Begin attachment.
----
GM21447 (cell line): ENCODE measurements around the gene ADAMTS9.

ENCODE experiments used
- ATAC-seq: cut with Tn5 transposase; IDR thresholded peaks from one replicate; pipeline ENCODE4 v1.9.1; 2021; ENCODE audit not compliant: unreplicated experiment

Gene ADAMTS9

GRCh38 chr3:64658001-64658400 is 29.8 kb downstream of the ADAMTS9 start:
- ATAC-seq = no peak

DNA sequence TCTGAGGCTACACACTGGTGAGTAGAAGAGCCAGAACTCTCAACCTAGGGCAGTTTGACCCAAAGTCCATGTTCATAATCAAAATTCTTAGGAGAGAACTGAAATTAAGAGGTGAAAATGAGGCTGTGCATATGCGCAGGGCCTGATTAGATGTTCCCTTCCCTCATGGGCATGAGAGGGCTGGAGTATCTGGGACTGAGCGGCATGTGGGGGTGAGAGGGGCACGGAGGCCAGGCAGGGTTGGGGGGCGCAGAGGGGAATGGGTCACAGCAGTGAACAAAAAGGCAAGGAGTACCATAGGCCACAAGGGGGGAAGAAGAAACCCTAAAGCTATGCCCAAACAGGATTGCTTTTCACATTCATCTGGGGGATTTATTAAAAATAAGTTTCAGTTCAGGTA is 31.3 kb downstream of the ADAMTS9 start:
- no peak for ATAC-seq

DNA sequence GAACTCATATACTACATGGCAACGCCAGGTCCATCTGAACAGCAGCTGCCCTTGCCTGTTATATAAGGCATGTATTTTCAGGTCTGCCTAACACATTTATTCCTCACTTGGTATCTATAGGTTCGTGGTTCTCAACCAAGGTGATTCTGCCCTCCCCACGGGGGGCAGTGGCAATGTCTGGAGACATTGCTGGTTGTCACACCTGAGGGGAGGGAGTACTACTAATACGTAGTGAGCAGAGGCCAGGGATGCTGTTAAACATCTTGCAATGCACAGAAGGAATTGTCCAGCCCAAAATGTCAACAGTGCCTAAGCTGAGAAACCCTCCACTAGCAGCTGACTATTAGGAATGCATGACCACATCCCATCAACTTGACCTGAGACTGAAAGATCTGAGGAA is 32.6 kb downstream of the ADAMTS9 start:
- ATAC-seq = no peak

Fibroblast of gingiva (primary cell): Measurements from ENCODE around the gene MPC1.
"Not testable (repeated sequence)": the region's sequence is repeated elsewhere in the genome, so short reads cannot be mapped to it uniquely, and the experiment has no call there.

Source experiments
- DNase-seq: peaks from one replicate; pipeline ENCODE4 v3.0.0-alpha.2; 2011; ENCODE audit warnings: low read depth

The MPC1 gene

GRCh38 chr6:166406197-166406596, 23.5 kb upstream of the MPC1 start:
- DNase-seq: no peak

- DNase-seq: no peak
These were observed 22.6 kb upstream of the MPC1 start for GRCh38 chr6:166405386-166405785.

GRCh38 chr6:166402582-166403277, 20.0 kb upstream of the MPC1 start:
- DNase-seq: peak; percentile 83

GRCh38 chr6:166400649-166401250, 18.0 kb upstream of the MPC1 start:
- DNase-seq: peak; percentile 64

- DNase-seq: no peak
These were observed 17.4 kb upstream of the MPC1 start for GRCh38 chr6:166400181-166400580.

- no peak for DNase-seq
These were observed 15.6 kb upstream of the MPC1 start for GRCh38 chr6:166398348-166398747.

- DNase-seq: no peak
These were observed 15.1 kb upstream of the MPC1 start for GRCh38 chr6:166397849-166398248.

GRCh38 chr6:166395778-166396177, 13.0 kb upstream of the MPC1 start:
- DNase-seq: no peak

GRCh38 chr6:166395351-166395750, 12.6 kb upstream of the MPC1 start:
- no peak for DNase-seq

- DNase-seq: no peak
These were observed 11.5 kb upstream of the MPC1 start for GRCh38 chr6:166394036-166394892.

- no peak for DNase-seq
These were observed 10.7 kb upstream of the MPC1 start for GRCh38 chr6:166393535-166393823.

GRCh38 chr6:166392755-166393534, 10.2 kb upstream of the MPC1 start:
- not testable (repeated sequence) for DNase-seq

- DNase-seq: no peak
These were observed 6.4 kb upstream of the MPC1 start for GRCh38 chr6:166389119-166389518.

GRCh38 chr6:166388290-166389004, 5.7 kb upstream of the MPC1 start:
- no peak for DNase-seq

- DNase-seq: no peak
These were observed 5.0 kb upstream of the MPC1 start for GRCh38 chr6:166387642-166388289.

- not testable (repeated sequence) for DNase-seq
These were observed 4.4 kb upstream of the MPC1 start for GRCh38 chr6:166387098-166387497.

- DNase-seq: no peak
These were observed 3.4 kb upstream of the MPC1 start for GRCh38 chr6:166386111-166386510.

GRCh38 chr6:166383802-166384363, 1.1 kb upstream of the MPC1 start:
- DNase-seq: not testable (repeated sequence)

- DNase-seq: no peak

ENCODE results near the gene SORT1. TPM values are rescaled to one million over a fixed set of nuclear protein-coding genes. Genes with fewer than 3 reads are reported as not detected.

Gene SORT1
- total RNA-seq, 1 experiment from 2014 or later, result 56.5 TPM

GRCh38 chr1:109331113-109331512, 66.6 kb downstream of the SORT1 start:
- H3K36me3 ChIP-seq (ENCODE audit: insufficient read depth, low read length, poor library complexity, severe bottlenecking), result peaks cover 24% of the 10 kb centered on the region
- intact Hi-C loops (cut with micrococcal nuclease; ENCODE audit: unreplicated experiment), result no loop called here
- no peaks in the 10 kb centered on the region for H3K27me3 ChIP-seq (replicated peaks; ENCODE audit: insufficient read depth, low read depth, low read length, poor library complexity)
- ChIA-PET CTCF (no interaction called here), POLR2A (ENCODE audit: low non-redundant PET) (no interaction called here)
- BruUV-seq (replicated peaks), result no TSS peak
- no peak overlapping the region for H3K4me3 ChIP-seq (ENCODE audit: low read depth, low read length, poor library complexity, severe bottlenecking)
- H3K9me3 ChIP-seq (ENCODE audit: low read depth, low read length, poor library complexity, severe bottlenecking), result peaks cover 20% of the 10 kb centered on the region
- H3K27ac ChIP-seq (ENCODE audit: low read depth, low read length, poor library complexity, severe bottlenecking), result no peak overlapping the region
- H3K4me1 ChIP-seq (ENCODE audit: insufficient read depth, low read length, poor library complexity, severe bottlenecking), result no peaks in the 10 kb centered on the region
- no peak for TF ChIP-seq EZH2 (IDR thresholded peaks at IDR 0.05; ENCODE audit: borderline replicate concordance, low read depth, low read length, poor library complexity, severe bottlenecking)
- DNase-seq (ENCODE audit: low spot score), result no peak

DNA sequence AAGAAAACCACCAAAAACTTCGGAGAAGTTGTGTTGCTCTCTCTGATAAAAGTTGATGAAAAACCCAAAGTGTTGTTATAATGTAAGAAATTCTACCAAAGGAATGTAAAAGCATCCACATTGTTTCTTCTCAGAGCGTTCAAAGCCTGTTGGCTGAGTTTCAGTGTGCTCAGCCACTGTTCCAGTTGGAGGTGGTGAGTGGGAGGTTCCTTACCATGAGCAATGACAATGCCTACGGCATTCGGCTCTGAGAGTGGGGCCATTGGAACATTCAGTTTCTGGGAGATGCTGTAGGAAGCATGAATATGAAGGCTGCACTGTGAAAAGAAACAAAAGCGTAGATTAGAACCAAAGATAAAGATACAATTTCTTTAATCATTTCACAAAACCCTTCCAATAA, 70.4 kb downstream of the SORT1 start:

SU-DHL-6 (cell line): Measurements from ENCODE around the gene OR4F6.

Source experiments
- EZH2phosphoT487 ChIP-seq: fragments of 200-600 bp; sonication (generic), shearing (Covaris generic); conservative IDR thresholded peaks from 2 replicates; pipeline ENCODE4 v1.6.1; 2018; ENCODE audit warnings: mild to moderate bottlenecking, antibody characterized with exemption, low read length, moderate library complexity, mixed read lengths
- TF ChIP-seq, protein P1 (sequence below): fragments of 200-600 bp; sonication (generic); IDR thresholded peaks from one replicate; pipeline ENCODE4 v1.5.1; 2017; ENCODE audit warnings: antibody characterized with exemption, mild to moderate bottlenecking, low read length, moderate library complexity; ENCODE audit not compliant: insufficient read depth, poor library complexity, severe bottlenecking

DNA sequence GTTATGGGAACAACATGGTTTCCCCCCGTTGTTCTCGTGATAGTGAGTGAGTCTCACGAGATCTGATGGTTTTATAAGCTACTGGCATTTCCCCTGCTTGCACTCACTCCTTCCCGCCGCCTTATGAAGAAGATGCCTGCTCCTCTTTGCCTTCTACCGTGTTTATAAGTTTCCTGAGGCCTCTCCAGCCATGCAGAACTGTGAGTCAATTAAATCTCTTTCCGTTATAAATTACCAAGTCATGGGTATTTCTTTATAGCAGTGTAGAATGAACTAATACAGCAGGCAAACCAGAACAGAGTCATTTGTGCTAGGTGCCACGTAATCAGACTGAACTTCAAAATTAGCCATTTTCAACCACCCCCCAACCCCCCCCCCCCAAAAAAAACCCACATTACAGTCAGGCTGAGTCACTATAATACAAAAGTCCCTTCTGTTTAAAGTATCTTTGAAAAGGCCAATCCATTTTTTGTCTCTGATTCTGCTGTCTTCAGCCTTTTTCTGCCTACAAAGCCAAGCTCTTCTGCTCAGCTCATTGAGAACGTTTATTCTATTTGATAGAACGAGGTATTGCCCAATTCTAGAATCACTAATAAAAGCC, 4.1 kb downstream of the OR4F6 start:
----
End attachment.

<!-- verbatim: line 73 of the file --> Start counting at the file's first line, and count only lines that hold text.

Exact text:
DNA sequence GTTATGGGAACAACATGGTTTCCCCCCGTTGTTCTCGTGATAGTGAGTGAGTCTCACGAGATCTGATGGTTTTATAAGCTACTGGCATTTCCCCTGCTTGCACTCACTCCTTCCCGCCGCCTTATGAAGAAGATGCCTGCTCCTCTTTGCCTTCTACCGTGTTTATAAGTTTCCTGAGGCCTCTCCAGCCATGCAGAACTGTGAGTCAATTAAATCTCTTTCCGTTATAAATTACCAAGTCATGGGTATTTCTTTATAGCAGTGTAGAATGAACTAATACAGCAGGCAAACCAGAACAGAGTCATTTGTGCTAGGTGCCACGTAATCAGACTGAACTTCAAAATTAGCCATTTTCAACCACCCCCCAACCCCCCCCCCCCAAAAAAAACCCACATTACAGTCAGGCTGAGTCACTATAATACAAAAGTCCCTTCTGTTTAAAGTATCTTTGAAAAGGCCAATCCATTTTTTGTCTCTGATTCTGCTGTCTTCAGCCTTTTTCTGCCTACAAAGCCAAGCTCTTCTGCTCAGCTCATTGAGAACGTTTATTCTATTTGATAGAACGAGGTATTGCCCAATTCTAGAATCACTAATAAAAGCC, 4.1 kb downstream of the OR4F6 start: